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Don't Forget About the Performers
Donald Petersen Jr.'s recent article, "Your Chance to Go Back to High School" [May 1, 2014 DC], focused on the injuries incurred by high-school athletes and the subsequent opportunities for the chiropractic profession.
The Spirit of the Point
After receiving a large amount of positive feedback on my San Zhen Protocols series, I have decided to focus this article on some relevant clinical aspects of acupuncture therapy prior to moving on to San Zhen Protocols III.
MPA Media Wins Seven Publishing Awards
MPA Media, publisher of Acupuncture Today, among other titles, has been recognized for editorial and design excellence with an unprecendented seven publishing awards by the ASBPE, the nation's largest organization for business-to-business publications.
Building the DC-MD Bridge
From MDs practicing integrative holistic medicine to the family internist, many DCs are enjoying unprecedented attention from their allopathic colleagues.
The Life & Legacy of James Sigafoose, DC (1933-2014)
Surrounded by his family and closest friends, Dr. James M. Sigafoose passed away quietly on Thursday, July 3, 2014. With his wife of 60 years, Patsy, along with his children, Tina, Daun, Kieth, Selina and Carey – all chiropractors – at his side.
A Glimpse Into China's Top Brain Hospital
The sounds of the city pass through the open window are overwhelming the microphone - car horns, construction machinery - and then there's the family at the adjacent bed talking loudly on cell phones, yet you can still hear the faint beep of our patients monitoring equipment.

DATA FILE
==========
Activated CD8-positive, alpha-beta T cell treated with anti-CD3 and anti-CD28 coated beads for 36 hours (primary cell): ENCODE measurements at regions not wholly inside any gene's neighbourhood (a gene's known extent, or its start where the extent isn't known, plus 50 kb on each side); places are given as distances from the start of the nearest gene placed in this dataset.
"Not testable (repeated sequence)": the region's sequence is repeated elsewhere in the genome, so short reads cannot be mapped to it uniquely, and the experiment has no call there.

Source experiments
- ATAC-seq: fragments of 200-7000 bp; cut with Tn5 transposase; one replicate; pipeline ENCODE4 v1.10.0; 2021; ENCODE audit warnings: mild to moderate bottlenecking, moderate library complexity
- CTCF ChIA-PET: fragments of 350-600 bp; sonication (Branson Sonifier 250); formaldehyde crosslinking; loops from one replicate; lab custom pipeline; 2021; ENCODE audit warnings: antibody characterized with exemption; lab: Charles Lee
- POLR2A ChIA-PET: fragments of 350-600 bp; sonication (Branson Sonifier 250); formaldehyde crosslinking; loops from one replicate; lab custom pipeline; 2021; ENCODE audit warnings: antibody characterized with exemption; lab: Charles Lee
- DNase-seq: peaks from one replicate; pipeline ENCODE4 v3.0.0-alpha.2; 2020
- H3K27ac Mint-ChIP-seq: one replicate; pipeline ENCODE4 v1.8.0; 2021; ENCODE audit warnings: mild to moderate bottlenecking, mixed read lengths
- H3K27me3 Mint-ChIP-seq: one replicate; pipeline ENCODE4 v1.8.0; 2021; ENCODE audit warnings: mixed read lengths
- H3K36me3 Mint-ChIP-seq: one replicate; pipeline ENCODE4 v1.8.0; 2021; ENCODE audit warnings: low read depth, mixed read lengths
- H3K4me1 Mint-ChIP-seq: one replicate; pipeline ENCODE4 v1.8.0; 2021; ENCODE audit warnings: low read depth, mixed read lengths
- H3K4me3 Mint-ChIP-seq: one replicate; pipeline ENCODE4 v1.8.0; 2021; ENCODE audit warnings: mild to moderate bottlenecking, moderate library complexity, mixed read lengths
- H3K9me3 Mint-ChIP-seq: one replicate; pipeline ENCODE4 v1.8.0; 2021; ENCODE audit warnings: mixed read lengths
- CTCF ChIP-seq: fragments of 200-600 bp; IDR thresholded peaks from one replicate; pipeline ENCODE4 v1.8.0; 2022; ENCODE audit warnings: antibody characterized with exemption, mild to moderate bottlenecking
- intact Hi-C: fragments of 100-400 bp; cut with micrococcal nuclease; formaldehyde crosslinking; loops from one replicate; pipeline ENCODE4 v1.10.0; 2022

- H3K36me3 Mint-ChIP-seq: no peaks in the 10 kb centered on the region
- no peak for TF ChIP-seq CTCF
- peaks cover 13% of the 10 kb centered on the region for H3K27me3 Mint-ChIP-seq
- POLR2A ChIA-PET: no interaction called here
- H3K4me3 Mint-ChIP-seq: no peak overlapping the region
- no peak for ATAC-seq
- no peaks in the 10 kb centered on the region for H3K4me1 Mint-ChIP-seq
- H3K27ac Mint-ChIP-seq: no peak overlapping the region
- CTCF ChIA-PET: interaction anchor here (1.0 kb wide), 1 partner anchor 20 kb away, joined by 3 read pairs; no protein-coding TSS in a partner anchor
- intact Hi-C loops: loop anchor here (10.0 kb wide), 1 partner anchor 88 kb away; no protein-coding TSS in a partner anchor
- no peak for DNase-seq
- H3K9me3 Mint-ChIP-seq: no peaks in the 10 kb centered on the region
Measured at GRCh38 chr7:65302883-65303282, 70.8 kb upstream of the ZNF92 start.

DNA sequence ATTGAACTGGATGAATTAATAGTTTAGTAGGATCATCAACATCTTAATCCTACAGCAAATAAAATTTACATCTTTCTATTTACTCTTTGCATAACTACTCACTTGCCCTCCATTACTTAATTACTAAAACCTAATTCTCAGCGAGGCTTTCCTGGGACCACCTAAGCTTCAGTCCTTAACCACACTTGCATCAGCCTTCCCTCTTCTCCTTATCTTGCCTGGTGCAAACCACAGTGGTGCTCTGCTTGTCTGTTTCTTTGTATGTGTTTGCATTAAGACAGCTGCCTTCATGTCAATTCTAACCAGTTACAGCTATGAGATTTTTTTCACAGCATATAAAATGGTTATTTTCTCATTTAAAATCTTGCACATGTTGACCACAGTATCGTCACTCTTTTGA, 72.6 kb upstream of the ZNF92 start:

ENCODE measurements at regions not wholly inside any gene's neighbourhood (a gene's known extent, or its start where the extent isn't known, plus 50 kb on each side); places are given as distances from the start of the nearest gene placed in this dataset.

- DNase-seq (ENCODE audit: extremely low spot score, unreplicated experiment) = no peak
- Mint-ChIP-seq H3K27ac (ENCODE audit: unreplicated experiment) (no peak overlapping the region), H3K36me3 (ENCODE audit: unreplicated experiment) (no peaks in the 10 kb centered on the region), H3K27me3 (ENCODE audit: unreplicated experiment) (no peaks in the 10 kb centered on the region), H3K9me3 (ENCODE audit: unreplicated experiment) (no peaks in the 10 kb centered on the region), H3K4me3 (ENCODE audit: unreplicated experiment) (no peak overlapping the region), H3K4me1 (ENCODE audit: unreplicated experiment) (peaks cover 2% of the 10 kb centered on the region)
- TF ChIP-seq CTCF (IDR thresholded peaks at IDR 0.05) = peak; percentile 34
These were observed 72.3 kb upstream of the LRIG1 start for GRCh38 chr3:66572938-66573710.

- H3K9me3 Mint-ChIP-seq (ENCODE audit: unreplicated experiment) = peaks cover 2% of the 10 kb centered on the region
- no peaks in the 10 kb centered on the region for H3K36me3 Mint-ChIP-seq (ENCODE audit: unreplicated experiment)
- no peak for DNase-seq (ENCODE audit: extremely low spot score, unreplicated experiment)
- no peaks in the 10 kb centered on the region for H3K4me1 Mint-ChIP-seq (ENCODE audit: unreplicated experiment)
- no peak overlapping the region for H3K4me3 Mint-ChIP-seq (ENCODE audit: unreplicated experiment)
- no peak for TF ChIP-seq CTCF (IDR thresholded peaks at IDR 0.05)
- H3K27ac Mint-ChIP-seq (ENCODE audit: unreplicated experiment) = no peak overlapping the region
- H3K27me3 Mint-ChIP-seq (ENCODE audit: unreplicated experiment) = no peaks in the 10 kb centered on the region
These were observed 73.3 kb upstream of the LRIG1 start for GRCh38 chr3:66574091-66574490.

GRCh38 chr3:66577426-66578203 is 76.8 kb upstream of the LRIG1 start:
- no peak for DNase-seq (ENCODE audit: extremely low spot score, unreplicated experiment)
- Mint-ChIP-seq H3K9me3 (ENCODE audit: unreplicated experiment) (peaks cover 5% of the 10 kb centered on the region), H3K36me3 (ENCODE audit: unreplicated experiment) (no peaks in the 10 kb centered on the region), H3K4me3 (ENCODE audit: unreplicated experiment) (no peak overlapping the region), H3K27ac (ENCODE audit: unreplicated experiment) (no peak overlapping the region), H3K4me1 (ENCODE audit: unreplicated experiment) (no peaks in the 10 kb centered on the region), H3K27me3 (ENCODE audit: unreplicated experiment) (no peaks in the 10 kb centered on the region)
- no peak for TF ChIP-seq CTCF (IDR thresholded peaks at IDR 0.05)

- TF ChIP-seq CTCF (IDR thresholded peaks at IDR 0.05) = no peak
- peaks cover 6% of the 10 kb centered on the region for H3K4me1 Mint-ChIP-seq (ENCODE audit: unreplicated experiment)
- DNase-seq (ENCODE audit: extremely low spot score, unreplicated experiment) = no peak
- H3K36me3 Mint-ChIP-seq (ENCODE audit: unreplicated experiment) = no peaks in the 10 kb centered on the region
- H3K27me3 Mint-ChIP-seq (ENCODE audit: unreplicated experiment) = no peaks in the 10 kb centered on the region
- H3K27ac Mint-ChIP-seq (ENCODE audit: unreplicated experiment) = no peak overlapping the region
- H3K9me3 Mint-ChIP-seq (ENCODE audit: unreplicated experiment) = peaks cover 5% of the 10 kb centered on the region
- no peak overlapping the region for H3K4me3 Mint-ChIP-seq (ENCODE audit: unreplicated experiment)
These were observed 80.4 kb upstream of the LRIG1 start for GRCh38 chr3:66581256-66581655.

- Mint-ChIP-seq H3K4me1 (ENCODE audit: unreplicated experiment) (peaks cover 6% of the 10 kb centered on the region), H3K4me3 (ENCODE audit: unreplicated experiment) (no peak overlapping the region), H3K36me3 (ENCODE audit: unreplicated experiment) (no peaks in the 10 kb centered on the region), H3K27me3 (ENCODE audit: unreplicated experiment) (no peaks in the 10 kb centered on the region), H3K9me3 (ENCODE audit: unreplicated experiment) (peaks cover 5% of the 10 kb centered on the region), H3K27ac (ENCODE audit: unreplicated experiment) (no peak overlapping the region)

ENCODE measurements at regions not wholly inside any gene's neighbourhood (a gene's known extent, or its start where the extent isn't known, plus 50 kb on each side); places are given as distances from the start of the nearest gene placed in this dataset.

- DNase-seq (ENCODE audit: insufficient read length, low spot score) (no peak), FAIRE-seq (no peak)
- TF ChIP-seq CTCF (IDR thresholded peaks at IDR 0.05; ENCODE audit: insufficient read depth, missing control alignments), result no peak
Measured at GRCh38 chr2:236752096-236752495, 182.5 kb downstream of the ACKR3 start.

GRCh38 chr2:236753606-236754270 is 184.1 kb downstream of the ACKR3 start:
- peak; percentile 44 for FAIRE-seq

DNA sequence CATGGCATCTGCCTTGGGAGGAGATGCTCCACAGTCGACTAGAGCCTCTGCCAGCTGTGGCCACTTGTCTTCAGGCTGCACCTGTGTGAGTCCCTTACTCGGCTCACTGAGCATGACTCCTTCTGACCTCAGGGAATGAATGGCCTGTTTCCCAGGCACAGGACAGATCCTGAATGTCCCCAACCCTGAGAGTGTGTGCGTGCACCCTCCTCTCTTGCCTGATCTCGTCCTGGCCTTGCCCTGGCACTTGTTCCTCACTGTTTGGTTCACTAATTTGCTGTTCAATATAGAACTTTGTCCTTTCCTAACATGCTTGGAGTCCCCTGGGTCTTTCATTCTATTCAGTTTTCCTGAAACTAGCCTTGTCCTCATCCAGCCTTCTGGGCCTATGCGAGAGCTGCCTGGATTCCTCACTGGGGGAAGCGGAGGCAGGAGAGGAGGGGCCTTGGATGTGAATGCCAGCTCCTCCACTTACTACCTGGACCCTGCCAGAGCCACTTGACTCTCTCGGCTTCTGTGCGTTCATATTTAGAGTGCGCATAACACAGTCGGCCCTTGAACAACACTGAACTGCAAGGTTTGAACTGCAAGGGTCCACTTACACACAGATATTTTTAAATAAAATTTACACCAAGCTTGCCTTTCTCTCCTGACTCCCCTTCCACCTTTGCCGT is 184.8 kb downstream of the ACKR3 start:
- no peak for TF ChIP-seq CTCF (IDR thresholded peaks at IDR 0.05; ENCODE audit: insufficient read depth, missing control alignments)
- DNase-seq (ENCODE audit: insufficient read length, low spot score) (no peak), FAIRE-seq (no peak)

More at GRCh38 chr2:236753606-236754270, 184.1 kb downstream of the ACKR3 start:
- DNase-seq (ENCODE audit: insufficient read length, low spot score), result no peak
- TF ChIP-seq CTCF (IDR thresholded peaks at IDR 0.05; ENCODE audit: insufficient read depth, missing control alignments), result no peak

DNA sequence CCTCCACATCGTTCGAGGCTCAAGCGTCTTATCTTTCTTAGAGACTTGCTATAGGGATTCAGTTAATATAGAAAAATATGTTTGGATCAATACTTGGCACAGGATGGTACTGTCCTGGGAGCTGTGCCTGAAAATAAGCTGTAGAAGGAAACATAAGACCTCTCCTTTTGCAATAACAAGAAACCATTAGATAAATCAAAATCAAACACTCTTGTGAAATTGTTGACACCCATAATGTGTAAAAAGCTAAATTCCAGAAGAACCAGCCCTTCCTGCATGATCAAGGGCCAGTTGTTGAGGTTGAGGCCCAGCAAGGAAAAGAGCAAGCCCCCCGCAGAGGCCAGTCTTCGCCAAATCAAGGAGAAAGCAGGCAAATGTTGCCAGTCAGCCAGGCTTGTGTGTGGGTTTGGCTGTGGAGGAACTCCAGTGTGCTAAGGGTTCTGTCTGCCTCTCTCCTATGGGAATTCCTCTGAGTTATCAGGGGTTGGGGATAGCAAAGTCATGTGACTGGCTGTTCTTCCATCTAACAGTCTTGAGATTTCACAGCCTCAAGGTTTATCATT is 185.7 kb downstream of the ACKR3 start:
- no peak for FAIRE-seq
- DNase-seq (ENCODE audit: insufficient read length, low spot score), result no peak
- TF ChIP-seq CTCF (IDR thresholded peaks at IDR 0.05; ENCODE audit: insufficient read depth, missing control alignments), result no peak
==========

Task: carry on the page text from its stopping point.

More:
When Big Pharma Meets Chinese Medicine
Earlier this year, Bayer made a media splash with their decision to buy the Dihon Pharmaceutical Group Co., a Chinese TCM manufacturer.
Your Patients' Best Health Resource
There is nothing as powerful as information. The right information has won wars, saved lives and changed hearts; lack of information has led to hesitation, poor decisions and unintended consequences.
Ringing in a Fiscal New Year With a Recommitment to Cost-Effectiveness
Back when the Foundation for Chiropractic Education and Research was in its heyday, I used to send out New Year's greetings and virtual noisemakers to some close friends on July 1 – the beginning of our new fiscal year – wishing for prosperity in the year ahead.
Healing Community Trauma in Israel and Palestine
It's the beginning of August and Israel and Hamas have just agreed to a 72-hour ceasefire after a month of brutal fighting. In the last four weeks, 1,830 Palestinians and 67 Israelis have been killed.
Get Ready For AOM Day
This year, AOM Day 2014 falls on Friday, (October 24th). This is a great opportunity to make your AOM Day celebration or event even bigger by extending it throughout the weekend!
The Science Behind Happiness
Are you happy right now? Whether yes or no, there are a myriad of reasons why you feel that way. A whole academic discipline has developed to find out what causes or obstructs happiness, and how to amplify it.
Thoughts to Live By
When speaking to your patients about their health make sure to ponder the following points and have them assess if they are making themselves even more sick by the thoughts they have about life. Are these some of the traits and thoughts that your patients might have?
Watch Out for Red Herrings
In clinical practice, when one condition mimics another, it makes it difficult to obtain an accurate and timely diagnosis.
Decompression-Traction: A Core Treatment Method in Chiropractic's Future
We're all competing for new patients. We're competing for new patients with physical therapists, massage therapists, medical specialists and hospital fitness centers. We're even competing with side-effect-ridden medications that quit working every four hours.